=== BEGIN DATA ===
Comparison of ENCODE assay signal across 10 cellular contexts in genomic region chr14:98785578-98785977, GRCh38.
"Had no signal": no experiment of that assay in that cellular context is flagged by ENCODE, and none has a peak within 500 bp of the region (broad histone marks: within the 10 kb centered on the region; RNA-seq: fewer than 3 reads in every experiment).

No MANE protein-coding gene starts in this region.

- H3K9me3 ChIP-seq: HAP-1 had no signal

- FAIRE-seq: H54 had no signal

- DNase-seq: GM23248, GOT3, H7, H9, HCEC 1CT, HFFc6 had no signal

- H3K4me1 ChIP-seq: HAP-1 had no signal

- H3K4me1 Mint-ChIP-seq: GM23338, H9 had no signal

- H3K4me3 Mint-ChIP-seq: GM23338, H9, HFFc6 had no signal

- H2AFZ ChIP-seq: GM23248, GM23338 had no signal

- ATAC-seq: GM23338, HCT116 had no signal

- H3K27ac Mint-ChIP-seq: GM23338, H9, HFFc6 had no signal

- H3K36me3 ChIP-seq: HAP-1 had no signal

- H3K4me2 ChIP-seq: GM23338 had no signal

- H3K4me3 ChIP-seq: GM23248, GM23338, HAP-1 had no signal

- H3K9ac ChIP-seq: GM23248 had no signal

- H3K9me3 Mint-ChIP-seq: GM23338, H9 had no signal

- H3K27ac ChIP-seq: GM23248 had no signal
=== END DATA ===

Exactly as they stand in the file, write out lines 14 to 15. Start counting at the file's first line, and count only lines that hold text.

- H3K4me2 ChIP-seq: GM23338 had no signal

- H3K4me3 ChIP-seq: GM23248, GM23338, HAP-1 had no signal